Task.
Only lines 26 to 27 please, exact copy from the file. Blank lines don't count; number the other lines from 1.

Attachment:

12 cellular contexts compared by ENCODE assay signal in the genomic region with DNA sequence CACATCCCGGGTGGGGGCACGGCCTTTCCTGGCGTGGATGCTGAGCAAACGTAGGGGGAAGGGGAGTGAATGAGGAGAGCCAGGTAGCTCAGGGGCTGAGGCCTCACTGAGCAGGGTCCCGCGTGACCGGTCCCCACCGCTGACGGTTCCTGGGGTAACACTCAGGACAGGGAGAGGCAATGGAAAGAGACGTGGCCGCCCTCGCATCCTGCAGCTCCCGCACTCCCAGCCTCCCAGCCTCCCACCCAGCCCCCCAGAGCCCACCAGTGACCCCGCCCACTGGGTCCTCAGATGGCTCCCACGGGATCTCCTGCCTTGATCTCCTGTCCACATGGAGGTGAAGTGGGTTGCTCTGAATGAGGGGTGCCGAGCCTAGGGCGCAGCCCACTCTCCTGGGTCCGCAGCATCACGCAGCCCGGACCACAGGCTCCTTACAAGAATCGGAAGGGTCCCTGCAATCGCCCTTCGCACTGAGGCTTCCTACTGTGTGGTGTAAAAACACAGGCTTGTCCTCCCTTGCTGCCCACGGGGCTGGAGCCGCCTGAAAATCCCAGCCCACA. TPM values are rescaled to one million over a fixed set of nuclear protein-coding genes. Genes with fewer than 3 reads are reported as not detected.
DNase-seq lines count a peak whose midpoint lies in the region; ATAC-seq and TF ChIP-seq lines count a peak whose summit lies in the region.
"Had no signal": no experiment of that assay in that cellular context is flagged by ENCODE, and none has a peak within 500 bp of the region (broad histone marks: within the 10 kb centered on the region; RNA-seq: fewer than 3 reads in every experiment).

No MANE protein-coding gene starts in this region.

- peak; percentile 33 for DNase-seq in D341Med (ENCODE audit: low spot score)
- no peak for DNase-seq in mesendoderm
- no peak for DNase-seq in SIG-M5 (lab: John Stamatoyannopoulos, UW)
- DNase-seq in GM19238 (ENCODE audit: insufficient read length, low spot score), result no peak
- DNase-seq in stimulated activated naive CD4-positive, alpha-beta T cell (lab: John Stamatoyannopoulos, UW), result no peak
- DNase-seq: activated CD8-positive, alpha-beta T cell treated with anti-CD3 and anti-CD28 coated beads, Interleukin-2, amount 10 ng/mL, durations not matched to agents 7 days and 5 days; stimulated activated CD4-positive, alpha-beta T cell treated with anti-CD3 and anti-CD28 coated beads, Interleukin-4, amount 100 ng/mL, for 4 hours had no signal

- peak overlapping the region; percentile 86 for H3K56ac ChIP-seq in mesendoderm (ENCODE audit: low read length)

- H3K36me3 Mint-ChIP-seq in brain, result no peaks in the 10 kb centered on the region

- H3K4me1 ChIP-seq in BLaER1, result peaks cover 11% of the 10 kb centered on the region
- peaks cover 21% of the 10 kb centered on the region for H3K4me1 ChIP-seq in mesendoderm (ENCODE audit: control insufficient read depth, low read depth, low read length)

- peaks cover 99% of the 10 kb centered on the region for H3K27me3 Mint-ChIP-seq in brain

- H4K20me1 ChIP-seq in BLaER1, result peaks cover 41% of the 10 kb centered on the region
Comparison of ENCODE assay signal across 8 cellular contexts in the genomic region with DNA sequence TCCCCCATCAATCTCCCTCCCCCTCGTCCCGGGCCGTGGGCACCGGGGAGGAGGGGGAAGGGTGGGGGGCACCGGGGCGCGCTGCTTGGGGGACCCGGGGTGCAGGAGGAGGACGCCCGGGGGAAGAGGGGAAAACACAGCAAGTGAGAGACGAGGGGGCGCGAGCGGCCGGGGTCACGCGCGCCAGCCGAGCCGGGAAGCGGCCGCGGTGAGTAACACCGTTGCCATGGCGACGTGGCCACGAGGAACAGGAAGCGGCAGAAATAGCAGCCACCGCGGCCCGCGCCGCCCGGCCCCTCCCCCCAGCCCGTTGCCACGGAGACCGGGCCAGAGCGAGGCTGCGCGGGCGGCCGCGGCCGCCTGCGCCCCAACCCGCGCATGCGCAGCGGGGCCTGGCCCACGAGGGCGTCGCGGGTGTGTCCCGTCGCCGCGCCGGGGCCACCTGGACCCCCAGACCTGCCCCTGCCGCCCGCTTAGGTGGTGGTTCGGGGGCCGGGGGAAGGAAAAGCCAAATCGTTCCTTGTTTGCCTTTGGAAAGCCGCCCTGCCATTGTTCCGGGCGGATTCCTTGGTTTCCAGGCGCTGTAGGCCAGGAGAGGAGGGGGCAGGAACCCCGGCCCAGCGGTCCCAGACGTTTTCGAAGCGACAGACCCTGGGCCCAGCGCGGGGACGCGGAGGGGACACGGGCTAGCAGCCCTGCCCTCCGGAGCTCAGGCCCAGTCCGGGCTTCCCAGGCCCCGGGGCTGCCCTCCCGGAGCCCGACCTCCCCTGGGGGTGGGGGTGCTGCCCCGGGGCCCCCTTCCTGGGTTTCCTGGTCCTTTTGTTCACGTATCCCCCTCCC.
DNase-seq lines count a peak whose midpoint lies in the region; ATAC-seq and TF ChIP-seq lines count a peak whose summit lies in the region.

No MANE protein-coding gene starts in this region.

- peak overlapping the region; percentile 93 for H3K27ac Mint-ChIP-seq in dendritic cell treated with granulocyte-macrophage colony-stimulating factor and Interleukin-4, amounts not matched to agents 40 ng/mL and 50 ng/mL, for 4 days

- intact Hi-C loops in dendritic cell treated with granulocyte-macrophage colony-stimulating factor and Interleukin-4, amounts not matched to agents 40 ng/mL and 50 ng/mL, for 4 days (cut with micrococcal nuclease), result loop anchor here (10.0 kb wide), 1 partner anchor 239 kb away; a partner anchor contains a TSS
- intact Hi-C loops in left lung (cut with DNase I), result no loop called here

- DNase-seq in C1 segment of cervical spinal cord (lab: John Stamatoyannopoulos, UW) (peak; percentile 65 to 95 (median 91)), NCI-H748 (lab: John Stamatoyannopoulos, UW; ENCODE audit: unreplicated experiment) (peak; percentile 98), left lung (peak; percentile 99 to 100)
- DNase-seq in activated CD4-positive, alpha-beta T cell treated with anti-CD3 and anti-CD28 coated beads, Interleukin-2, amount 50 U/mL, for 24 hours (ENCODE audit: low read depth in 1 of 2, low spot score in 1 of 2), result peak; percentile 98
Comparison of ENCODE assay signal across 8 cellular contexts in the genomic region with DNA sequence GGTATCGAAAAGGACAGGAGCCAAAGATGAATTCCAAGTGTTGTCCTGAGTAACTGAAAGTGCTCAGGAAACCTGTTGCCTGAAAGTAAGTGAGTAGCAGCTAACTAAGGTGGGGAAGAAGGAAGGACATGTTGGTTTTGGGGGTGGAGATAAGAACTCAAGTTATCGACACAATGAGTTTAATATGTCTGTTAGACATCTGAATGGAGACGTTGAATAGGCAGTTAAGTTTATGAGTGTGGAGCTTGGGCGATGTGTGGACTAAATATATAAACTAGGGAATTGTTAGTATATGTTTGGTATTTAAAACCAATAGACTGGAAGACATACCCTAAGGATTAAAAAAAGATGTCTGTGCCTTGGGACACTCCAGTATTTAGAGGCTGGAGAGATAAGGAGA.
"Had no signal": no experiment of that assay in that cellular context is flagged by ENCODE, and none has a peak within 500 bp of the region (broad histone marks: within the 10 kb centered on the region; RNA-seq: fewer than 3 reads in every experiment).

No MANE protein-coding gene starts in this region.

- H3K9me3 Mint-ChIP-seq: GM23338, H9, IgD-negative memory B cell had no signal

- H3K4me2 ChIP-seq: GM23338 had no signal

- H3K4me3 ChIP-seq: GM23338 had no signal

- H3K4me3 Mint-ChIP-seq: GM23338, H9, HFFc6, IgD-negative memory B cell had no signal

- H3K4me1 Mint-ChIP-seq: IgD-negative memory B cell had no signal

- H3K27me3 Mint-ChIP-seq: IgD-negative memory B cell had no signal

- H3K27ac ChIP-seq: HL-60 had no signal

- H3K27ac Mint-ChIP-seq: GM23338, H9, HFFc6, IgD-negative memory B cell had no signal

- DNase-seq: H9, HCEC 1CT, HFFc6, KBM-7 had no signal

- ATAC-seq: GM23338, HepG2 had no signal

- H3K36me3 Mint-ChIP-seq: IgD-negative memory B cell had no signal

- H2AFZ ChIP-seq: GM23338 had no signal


"Had no signal": no experiment of that assay in that cellular context is flagged by ENCODE, and none has a peak within 500 bp of the region (broad histone marks: within the 10 kb centered on the region; RNA-seq: fewer than 3 reads in every experiment).

No MANE protein-coding gene starts in this region.